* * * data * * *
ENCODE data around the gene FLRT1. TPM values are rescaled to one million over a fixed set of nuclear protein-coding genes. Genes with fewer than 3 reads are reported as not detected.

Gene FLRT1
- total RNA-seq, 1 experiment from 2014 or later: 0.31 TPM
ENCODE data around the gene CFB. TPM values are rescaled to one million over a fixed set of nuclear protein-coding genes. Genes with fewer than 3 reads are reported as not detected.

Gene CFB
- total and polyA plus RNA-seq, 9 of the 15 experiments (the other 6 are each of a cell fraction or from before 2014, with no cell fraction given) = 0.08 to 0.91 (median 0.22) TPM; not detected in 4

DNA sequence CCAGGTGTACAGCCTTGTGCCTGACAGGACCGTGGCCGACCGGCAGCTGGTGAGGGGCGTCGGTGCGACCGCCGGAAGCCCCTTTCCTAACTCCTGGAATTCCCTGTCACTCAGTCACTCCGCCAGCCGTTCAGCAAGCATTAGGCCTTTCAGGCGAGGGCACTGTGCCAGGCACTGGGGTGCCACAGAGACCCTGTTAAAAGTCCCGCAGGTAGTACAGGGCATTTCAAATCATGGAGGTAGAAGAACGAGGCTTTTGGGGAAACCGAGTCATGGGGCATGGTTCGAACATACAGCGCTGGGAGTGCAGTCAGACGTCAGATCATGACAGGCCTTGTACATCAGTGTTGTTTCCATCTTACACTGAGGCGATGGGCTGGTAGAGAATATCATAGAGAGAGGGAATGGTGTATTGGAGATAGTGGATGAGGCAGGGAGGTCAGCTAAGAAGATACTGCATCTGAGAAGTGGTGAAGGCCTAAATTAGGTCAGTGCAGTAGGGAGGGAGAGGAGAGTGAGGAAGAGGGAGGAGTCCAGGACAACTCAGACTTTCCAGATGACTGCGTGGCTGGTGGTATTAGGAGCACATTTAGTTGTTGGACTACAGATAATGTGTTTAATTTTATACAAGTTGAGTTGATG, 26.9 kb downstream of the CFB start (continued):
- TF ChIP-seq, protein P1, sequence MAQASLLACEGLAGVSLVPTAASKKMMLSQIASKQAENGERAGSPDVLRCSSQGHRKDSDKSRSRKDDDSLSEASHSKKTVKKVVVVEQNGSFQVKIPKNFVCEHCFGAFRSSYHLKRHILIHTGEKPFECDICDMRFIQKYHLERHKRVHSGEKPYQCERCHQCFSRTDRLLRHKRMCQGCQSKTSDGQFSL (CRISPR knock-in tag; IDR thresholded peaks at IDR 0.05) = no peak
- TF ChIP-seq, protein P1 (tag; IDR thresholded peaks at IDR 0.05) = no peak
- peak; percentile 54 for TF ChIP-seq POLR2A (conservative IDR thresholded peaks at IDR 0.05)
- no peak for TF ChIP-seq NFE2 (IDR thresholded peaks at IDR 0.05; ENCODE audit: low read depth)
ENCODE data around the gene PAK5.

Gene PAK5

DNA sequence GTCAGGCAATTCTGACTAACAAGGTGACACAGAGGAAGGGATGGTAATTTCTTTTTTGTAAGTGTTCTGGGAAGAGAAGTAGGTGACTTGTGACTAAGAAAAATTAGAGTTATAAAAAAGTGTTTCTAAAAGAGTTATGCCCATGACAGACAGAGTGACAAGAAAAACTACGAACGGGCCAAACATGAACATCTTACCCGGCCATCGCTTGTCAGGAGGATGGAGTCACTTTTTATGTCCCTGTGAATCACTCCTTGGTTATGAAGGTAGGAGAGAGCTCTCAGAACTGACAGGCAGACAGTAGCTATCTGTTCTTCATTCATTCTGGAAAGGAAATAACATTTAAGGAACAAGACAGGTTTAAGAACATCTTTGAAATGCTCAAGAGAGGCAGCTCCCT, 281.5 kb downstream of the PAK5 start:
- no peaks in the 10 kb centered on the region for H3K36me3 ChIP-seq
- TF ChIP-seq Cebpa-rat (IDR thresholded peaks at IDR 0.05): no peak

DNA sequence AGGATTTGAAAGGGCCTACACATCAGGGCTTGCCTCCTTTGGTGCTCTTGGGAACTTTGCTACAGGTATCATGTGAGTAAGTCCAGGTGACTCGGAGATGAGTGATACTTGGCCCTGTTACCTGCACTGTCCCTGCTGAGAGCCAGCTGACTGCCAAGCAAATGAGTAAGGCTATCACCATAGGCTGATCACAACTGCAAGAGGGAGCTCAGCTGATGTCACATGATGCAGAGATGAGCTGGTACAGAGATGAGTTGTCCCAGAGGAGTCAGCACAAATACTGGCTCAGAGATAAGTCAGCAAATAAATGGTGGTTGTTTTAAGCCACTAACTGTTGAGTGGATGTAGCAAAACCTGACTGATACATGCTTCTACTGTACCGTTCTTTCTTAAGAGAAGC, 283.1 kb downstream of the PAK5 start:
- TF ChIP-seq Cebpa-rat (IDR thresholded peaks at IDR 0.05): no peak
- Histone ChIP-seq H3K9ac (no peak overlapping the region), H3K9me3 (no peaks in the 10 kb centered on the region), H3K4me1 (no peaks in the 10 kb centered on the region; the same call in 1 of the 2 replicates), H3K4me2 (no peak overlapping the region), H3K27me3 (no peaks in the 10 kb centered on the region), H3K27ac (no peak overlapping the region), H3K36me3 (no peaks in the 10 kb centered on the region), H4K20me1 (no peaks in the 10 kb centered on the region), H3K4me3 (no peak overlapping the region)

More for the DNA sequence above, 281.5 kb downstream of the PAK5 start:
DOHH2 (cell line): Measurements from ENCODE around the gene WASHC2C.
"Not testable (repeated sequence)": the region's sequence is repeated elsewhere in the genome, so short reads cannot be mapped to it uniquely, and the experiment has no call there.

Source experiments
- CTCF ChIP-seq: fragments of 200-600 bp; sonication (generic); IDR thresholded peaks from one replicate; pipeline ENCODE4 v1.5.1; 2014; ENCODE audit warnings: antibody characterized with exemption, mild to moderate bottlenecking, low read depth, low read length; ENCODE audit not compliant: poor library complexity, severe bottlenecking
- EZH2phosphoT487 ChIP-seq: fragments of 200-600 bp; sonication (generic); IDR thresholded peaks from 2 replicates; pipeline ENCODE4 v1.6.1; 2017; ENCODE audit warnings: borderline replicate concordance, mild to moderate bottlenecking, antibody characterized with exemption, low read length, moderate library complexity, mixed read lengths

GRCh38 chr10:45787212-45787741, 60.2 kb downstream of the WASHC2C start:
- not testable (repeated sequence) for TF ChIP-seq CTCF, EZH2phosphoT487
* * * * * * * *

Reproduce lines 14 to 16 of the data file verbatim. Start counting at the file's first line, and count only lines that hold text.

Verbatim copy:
DNA sequence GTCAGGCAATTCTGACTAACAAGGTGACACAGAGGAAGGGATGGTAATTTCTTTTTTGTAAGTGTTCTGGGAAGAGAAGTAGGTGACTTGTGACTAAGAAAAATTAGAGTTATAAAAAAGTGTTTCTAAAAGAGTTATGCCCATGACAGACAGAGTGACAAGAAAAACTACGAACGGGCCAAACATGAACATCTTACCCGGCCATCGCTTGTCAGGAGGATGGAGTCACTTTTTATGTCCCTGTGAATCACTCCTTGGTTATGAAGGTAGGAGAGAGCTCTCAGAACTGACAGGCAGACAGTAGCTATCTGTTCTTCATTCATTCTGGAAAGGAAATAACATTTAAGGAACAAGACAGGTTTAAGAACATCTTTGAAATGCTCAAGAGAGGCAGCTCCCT, 281.5 kb downstream of the PAK5 start:
- no peaks in the 10 kb centered on the region for H3K36me3 ChIP-seq
- TF ChIP-seq Cebpa-rat (IDR thresholded peaks at IDR 0.05): no peak